Believing Toombes to have died in the fire, Flay signs a contract to take his place as Dr. Death, and watches the reel of film from Toombes' apparent death in his home - only to see Toombes himself, burn-scarred but very much alive, walk towards him. When Toombes demands why Flay wishes to destroy him, Flay rages that he had written the Dr. Death role for himself, but was passed over in favor of Toombes; he murdered Ellen to frame Toombes in the hopes of destroying his career, but was not given the role. He then reveals that the contract that Julia had discovered stipulated that if Toombes died, Flay would take over as Dr. Death. The two struggle into the basement, where Flay is stabbed and killed by Faye and fed to her spiders. Toombes applies makeup to his burn-scarred face, now looking similar to Flay, and sits down to dinner with Faye.

Cast[edit]

The title credits mention "special participation" by Basil Rathbone and Boris Karloff, who had died in 1967 and 1969, respectively; the film included scenes in which they had appeared with Vincent Price from previous AIP films (Rathbone from Tales of Terror [1962], Karloff from The Raven [1963]). Other AIP films starring Price that had scenes played in the film include The Haunted Palace, The Pit and the Pendulum, Scream and Scream Again, and House of Usher.

Premise[edit]

Madhouse is very loosely based on a novel called Devilday (1969) by Angus Hall, which bears very little similarity to the finished film. In the novel, the character Paul Toombes is an overweight and dissipated sexual predator, who may very well have murdered his wife. His famous cinematic alter ego is named Dr. Dis, not Dr. Death. A reprint of the novel was issued under the title Madhouse to coincide with the release of the film.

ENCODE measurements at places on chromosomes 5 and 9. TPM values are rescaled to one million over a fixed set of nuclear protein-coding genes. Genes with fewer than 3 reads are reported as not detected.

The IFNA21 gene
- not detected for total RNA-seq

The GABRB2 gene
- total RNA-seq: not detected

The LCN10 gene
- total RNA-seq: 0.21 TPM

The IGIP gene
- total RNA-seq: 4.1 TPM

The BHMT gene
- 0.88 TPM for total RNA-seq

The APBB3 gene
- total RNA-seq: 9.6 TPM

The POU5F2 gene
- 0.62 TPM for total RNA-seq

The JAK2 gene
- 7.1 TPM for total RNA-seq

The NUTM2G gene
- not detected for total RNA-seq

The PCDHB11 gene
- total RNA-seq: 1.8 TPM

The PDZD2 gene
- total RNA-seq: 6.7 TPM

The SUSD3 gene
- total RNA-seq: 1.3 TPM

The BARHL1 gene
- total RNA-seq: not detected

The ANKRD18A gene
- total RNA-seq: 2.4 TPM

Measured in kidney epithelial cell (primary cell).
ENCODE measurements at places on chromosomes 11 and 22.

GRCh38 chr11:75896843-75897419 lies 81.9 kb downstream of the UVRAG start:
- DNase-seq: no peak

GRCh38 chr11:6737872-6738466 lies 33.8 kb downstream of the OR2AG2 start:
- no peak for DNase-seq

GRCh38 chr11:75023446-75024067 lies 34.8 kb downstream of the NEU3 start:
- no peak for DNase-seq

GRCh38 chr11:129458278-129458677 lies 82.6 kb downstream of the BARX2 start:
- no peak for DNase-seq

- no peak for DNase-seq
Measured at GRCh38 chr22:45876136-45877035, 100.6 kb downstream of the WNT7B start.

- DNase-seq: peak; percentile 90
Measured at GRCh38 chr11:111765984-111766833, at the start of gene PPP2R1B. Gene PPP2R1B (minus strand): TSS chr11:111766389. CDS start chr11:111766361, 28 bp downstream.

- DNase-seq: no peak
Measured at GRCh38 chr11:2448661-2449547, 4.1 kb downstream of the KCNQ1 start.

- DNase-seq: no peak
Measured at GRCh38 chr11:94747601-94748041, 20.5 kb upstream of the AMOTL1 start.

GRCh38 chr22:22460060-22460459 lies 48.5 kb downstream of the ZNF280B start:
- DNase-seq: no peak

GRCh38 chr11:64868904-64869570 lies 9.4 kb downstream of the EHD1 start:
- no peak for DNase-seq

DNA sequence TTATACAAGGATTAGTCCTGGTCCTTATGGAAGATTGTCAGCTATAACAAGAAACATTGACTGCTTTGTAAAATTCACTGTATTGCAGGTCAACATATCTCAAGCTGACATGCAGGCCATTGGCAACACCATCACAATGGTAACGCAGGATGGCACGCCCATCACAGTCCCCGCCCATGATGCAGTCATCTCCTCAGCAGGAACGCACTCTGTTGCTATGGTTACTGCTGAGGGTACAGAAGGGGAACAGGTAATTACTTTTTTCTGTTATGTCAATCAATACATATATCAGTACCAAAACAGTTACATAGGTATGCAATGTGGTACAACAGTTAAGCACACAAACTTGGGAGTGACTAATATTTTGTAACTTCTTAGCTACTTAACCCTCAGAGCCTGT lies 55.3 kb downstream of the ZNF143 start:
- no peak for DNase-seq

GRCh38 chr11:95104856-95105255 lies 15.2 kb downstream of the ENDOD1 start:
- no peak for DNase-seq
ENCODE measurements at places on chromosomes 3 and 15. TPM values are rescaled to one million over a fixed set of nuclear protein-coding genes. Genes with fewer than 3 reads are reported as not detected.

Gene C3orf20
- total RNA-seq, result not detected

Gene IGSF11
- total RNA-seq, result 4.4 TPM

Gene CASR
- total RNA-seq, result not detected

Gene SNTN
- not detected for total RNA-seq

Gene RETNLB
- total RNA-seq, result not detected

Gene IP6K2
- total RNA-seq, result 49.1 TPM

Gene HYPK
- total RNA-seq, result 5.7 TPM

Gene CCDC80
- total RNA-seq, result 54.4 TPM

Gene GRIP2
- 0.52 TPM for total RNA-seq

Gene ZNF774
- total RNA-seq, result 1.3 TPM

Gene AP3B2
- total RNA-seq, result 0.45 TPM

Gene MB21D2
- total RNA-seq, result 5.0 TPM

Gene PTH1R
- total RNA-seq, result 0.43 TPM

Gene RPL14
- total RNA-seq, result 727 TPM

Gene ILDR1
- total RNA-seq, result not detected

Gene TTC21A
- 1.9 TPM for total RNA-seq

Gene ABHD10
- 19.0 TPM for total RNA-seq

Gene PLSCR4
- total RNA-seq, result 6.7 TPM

Other titles considered for the film were The Return of Dr. Death and The Revenge of Dr. Death. Possibly, neither title was used because the producers did not want the film to appear to be a sequel to some other film. Also, another unrelated film called Dr. Death, Seeker of Souls had been released by another company (Freedom Arts Pictures Corporation) not long before.

In the film, there are five movies in the "Dr. Death" canon. Three are mentioneed by name: Dr. Death, The Legend of Dr. Death, and Dr. Death and the Hangman.

The film is the last horror movie that Price made for American International Pictures, where he had worked consistently (mostly on Edgar Allan Poe adaptations) since 1960. Co-star Robert Quarry was being groomed to replace Price, but low-budget horror films fell out of fashion after the release of The Exorcist.

Robert Quarry appears in a costume party sequence in the film dressed as his famous screen chrarcter Count Yorga.

One of the victims of the killer, a director who is crushed in a prop bed, is played by Barry Dennen, famous for his portrayal of Pontius Pilate in Norman Jewison's film version of Jesus Christ, Superstar.

A TV show host in the film (played by real life British TV host Michael Parkinson) refers to Toombes having once played the Invisible Man, which Price really did in The Invisible Man Returns.

An episode of the TV series Ghost Story called "Graveyard Shift", broadcast in February 1973, featured John Astin as a washed up horror actor haunted by some of his former screen characters, one of whom is coincidentally named Dr. Death.

Reception[edit]

The film performed considerably less well at the box office than other horror movies Price had made for AIP and Samuel Z. Arkoff considered it marked the end of the horror cycle.[5]

References[edit]

  1. ^ Ed. Allan Bryce, Amicus: The Studio That Dripped Blood, Stray Cat Publishing, 2000 p 118-125
  2. ^ New York Times
  3. ^ DVD Talk
  4. ^ Cinefantastique
  5. ^ The dime-store way to make movies-and money By Aljean Harmetz. New York Times (1923-Current file) [New York, N.Y] 04 Aug 1974: 202.

External links[edit]